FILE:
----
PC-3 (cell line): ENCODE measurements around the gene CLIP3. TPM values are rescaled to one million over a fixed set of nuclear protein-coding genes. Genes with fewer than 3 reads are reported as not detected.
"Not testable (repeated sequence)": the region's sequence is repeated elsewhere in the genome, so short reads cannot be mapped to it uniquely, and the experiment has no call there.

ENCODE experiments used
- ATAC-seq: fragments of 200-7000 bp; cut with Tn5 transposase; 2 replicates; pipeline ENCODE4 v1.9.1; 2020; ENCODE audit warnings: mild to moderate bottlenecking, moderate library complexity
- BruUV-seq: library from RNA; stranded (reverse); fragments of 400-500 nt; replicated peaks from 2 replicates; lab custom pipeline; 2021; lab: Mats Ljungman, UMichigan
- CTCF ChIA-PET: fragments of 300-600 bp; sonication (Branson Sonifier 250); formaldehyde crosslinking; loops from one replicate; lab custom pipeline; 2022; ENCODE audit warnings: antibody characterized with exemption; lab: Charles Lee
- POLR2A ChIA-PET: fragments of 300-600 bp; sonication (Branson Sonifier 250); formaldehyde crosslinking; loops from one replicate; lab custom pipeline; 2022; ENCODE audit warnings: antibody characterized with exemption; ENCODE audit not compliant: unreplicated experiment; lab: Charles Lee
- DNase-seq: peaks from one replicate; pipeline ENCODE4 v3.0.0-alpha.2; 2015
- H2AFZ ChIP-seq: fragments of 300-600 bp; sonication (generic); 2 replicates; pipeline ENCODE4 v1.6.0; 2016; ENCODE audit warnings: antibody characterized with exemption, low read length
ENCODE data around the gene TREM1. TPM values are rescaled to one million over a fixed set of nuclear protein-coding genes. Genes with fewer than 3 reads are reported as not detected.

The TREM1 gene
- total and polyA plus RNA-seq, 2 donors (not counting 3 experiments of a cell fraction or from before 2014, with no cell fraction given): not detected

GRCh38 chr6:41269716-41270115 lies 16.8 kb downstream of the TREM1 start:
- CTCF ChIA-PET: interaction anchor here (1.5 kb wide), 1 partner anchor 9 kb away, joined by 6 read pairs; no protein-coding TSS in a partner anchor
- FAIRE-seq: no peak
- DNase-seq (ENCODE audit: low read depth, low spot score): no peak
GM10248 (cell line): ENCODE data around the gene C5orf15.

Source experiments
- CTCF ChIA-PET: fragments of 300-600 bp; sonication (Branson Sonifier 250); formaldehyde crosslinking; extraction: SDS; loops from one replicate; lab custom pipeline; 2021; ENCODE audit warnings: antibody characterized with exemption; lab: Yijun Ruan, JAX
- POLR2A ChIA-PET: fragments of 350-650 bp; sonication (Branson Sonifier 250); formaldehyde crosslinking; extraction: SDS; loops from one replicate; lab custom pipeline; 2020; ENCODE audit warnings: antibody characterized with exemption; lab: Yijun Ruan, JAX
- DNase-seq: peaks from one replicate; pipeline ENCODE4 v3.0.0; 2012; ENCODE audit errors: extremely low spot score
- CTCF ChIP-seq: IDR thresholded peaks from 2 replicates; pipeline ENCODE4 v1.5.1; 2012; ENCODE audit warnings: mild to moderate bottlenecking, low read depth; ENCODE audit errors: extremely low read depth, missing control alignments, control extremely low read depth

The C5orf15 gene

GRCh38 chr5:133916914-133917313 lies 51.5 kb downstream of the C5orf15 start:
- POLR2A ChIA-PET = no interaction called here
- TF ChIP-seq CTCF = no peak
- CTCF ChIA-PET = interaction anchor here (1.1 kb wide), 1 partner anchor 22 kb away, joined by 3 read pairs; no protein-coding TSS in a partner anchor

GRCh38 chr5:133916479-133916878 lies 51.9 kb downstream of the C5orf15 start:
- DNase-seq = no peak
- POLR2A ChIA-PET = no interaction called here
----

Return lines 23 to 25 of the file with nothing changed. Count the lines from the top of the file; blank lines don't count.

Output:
The C5orf15 gene

GRCh38 chr5:133916914-133917313 lies 51.5 kb downstream of the C5orf15 start:
- POLR2A ChIA-PET = no interaction called here